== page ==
Palestinian Summer Camps Promote Hate

In stark contrast, some leaders within Palestinian society who have a history of naming schools and sports stadiums memorializing terrorists have chosen summer camps as opportunities to undermine peace and promote violence. The Palestinian Authority operates summer camps in the West Bank. This year’s camps openly taught that a Palestinian state will replace Israel. Children were taught to paint maps of Palestine from the River Jordan to the Mediterranean Sea, reinforcing the often-heard chant: “From the River to the Sea, Palestine will be free.”

A record 650 P.A. camps are educating 65,000 West Bank Palestinian youth in 2023. A senior leader of the Palestinian Authority last year described the importance of these camps: “The goal of these camps is to serve as a melting pot and formulate the consciousness of these children according to the Palestinian national ideology.” He highlighted the “national action” undertaken by a terrorist who murdered 10 Israelis, honoring him as “deserving blessings” for his “milestone” sniper attack.

Iranian-backed Hamas and Palestinian Islamic Jihad terrorists run their own camps in Gaza. They serve as a tool for indoctrinating the younger generation with radical ideologies and training them to become future operatives in their terrorist organizations. A PIJ leader explained to the campers that it is their responsibility to keep the “flame of jihad” until the “liberation of Palestine,” meaning the destruction of Israel.

Points to consider:

  1. Summer camps can promote positive or negative values.

Youth camps are usually intended to create a fun and upbeat environment where campers enjoy the outdoors, learn new sports and skills, and make lifelong friends. American Jewish summer camps create an opportunity where campers can connect with their heritage, traditions and values. Palestinian leaders, however, use summer camps to exploit impressionable young minds, promote extremist ideologies and glorify violence. Recognizing the impact of summer camps in shaping young minds, it is essential to support and promote initiatives that prioritize inclusivity, peace and coexistence—fostering a brighter future for all.

  1. Some summer camps promote peace between Palestinians and Israelis.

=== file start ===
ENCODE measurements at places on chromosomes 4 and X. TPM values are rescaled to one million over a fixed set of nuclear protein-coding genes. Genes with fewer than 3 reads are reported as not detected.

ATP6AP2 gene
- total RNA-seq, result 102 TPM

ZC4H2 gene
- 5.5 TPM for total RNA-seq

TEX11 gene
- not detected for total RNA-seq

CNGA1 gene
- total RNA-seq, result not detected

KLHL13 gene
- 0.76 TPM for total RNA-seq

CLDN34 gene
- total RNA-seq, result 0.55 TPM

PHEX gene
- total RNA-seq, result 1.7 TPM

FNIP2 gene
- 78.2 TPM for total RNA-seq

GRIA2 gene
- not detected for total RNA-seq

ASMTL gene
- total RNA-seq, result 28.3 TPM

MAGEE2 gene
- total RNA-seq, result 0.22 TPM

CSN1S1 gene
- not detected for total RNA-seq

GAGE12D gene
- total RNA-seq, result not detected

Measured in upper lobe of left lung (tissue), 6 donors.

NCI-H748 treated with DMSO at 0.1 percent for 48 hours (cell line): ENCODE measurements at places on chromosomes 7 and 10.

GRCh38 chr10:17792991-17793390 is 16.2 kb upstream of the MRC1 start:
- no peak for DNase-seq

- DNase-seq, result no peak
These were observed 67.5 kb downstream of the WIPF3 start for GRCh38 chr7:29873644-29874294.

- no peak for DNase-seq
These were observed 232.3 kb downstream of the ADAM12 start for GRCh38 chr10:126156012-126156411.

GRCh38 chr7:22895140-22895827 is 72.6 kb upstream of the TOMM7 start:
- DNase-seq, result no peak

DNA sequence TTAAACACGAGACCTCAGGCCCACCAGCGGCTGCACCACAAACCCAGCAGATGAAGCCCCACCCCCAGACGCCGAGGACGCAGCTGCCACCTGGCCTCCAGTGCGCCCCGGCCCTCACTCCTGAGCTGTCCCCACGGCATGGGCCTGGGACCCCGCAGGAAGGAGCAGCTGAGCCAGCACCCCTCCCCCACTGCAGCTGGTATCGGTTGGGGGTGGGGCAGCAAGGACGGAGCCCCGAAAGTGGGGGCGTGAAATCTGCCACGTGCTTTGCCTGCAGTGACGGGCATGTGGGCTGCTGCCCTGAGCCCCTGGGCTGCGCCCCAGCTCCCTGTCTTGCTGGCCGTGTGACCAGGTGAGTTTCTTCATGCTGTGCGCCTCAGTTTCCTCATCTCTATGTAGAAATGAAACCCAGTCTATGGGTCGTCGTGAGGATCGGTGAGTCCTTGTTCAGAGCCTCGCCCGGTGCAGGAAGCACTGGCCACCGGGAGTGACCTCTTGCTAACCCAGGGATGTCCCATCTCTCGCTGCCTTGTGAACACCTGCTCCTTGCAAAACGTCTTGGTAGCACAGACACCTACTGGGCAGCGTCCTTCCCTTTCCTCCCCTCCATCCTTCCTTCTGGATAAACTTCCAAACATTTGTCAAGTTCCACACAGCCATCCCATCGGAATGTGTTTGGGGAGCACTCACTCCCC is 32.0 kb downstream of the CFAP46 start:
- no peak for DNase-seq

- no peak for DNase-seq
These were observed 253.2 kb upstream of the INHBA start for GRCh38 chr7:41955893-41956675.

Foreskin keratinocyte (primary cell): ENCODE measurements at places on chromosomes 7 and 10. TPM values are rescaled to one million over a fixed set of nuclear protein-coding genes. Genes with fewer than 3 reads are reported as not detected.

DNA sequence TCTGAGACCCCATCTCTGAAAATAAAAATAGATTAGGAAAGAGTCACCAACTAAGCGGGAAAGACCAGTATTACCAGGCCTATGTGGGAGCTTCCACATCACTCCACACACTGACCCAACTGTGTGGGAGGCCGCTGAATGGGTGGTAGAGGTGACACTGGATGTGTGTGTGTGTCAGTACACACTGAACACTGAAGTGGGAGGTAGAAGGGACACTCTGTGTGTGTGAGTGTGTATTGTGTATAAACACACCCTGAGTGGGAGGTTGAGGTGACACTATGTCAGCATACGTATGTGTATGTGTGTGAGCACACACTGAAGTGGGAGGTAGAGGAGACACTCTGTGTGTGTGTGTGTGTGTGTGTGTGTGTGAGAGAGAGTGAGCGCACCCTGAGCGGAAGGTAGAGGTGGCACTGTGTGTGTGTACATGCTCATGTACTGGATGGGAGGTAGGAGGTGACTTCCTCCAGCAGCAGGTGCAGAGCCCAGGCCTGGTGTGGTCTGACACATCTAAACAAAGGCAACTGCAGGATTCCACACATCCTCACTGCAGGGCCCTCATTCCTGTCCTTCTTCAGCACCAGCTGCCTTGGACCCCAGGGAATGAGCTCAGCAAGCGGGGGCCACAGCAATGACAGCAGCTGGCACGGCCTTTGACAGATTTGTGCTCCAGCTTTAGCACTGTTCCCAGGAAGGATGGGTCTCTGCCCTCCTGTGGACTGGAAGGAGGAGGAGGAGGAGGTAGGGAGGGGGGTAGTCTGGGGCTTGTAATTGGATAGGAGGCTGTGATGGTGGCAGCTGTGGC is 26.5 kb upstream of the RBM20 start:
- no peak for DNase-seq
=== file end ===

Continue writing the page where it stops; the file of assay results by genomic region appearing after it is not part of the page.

There also are organizations connecting Palestinian and Israeli youth in Israel with peers in the Palestinian territories to foster tolerance, coexistence and understanding. Seeds of Peace, founded by an American Jew, is a U.S.-based summer camp that bridges kids and educators on opposite sides of conflict. The Peres Center, established by former Israeli Prime Minister Shimon Peres, teams up young Palestinians and Israelis in the Twinned Peace Sports Schools program. In one program, Arabs and Jews play together on mixed soccer teams and finish the year with a World Cup-themed tournament. There are other examples of summer camps that reach across divides and nurture peaceful relations.

  1. The Palestinian education system nurtures systemic hate and violence.

Palestinian children, like children everywhere, are not born to hate. Influential Palestinian leaders and politicians propagate inflammatory rhetoric and use Palestinian schools, summer camps, TV networks and mosques to spread inciteful propaganda. U.N.-run schools employ teachers who incite violence, creating an indoctrination system that teaches incitement to terrorism against Israelis and Jews. Palestinian Authority textbooks promote jihad and reject Israel’s right to exist. The Palestinian Authority, Hamas and Palestinian Islamic Jihad run summer camps that extend the hateful themes taught in their classrooms. This incitement is then passed down from one generation to another through education and socialization. The perpetuation of this messaging makes it challenging to foster meaningful dialogue and pushes Palestinian-Israeli peace further away.